9/11, PTSD & Connections to Recovery
Students who will enter high school this year will be the first who learn of the 9/11 World Trade Center attacks as history, rather than through recollection. They have no memory of a clear September morning being shaken apart with interrupting news coverage, civil defense alarms, and near national panic. 9/11 gave many American’s their first personal understanding of what living with PTSD is like: many report experiencing nightmares and depression for years afterwards, particularly after renewed news coverage of the anniversary every year. Many statistics offer support for the idea that the number of people presenting with substance use disorders grew dramatically after September 11th. The same treatments we turn to for PTSD can help people with substance use disorders
A multi-faceted approach yields positive results
Post-traumatic stress disorder can best be explained as ongoing, persistent, or intermittent feelings of stress, anxiety, panic, and danger, even when in safe circumstances, usually resulting from a traumatic event. Not all traumatic events lead to PTSD, which has been shown to have demonstrable effects on both the emotions and the physical body. Because PTSD is not simply “in someone’s mind,” treatment usually consists of multiple modalities, such as talk therapy, medication, education, exposure, mindfulness and meditation. Many treatment protocols include yoga or other exercises designed to focus on the body in the present, as well as art or nature, such as pet or equine therapies.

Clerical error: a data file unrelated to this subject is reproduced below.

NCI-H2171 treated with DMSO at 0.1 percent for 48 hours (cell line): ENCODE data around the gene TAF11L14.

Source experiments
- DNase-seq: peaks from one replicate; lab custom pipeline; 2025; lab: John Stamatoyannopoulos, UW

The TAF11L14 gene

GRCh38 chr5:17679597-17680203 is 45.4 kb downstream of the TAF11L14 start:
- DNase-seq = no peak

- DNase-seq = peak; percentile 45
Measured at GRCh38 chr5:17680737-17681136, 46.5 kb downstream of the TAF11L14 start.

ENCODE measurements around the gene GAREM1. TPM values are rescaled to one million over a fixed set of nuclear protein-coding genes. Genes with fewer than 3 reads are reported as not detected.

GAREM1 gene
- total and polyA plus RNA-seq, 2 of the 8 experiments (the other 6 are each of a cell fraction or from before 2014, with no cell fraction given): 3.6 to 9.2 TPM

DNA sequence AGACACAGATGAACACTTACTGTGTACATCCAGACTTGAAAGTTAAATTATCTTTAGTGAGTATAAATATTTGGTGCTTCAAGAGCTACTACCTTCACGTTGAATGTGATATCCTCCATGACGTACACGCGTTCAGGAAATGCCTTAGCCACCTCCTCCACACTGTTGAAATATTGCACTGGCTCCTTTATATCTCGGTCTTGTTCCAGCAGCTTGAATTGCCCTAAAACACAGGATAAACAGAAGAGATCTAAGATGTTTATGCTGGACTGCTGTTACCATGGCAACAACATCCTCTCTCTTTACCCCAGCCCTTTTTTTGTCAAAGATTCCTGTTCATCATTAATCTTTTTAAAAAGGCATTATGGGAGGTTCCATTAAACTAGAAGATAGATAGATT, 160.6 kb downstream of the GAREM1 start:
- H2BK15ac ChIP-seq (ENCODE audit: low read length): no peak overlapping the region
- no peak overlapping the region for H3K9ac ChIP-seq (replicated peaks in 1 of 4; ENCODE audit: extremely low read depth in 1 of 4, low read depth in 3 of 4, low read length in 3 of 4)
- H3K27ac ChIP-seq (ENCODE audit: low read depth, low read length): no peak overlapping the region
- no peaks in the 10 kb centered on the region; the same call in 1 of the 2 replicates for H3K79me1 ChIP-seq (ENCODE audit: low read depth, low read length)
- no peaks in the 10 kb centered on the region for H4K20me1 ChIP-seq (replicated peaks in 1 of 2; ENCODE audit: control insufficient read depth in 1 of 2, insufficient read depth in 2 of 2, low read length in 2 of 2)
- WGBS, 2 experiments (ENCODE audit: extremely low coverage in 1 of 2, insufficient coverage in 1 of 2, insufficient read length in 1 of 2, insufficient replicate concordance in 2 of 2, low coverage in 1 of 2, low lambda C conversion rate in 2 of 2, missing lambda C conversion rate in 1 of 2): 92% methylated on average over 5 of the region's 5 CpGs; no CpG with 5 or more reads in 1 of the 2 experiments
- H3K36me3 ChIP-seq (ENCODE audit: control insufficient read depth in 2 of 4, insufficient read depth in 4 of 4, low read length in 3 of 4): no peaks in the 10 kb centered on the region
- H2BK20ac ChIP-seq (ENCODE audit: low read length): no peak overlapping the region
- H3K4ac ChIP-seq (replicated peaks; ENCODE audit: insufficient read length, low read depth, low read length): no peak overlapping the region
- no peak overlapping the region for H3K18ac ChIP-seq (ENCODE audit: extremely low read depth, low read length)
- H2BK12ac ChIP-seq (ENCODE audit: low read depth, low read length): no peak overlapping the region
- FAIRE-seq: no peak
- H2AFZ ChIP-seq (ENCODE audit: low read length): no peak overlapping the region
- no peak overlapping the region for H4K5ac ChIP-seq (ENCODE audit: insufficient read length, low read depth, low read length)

Do these sound a lot like the most effective practices for helping people with substance use disorders? That’s not a coincidence. Just as PTSD can’t be cured via “willpower,” people with substance use disorders require a wide array of assistance. Trauma is like substance use, in that people who have experienced it may be triggered or experience relapses, such as returning to substance use. People with substance use disorders experience physical and mental changes which necessitate treatment for the ‘whole person’ in order to be most effective. PTSD itself doesn’t cause or create a substance use disorder; however, it may be the catalyst along with other issues that predisposes a person to the disorder.
We know from research done on people in recovery from substance use disorders that it takes social, physical, and emotional support in order to heal. These same elements both protect against and assist in recovery from PTSD, though developing PTSD should never be seen as a weakness or personal failing. Like substance use disorders, PTSD can arise in healthy people. Rather than seeking to lay blame or point fingers, we can focus on a multi-sensory, cross-channel approach to treatment that research has shown to be effective for both people with PTSD and those with substance use disorders.
One way to engage in the personal development so crucial to the healing process is to set personal goals, such as returning to school or completing a degree. The Ammon Foundation Scholarship provides financial assistance for people in recovery from substance use disorders to continue their education paths. Our blog provides profiles of awardees, and information about how to apply.